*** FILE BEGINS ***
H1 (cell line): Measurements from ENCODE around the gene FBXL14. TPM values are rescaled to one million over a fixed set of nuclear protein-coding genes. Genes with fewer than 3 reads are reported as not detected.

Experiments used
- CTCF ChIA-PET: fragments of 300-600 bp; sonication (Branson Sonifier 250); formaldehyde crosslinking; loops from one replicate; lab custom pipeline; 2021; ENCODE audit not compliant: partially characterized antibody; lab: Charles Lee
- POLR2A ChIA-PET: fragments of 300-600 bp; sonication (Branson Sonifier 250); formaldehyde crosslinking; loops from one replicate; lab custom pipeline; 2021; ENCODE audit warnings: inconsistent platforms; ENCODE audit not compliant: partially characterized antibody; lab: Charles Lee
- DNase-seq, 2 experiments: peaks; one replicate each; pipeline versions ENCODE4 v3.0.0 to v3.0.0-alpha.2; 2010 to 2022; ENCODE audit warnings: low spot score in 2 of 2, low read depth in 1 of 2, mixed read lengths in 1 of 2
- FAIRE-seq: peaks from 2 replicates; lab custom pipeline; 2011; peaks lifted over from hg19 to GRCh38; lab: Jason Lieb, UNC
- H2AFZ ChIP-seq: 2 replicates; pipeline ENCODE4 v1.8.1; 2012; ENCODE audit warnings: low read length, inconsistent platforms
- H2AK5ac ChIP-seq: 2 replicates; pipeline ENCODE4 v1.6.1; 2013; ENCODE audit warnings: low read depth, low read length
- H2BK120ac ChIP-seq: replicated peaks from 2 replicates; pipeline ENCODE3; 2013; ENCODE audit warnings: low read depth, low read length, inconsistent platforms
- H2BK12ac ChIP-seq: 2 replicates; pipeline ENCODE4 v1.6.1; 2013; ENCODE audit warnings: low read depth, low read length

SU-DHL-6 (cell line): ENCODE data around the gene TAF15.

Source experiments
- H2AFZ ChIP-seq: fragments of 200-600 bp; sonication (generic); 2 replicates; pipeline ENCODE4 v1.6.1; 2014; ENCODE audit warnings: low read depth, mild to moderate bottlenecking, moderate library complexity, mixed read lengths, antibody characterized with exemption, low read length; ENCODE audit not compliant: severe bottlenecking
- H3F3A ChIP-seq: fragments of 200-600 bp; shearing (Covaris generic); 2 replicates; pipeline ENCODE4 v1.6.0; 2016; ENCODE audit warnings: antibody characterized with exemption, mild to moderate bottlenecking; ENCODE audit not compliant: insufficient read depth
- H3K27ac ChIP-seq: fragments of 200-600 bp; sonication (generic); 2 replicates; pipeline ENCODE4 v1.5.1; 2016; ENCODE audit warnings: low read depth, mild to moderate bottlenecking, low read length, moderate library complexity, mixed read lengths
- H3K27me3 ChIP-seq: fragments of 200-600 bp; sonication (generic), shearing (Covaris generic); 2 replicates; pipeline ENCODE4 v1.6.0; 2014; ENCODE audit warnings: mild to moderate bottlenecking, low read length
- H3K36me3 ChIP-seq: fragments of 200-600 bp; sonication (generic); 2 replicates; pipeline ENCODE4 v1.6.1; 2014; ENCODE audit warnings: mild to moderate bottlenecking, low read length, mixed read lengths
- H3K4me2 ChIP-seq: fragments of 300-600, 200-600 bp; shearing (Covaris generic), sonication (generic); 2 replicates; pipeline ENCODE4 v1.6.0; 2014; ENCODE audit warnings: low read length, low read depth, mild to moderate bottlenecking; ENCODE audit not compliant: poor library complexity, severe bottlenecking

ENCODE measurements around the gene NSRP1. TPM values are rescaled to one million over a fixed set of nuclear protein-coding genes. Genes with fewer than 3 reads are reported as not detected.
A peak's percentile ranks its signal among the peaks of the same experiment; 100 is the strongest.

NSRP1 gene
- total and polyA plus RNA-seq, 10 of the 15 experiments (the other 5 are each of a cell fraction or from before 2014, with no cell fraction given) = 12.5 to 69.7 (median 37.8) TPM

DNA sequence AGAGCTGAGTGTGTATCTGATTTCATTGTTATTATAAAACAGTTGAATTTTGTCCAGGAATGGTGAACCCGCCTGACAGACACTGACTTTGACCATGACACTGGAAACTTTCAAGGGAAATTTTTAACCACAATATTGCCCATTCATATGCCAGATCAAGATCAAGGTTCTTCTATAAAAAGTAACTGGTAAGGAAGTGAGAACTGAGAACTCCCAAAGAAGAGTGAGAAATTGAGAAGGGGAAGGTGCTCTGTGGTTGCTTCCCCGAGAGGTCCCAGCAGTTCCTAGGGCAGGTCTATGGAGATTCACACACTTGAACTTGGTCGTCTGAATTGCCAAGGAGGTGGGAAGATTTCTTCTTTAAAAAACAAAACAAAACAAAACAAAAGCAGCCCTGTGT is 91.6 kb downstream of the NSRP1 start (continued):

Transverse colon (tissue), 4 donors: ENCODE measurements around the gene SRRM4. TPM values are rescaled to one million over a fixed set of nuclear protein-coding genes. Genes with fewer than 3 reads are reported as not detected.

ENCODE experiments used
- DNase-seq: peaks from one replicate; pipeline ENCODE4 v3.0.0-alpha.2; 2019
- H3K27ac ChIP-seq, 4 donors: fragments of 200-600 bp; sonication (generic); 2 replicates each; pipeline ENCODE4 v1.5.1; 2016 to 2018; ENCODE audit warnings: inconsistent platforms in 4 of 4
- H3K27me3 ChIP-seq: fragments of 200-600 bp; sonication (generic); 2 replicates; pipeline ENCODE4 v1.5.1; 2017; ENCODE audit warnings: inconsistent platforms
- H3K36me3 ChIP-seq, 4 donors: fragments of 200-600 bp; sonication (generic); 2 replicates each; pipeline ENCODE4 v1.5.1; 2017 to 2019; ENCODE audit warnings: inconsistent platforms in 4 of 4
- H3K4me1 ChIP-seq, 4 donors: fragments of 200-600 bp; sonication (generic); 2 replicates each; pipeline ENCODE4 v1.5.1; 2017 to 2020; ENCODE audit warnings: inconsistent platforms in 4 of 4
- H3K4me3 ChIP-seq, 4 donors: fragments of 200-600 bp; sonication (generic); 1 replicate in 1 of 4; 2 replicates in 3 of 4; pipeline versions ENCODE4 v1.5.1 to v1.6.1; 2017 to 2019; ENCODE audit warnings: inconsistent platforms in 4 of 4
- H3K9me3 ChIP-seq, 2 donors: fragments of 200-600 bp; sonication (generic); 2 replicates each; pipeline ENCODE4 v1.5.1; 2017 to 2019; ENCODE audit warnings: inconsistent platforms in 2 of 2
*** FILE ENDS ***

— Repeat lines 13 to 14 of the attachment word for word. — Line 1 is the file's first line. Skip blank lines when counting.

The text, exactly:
- H2AFZ ChIP-seq: fragments of 200-600 bp; sonication (generic); 2 replicates; pipeline ENCODE4 v1.6.1; 2014; ENCODE audit warnings: low read depth, mild to moderate bottlenecking, moderate library complexity, mixed read lengths, antibody characterized with exemption, low read length; ENCODE audit not compliant: severe bottlenecking
- H3F3A ChIP-seq: fragments of 200-600 bp; shearing (Covaris generic); 2 replicates; pipeline ENCODE4 v1.6.0; 2016; ENCODE audit warnings: antibody characterized with exemption, mild to moderate bottlenecking; ENCODE audit not compliant: insufficient read depth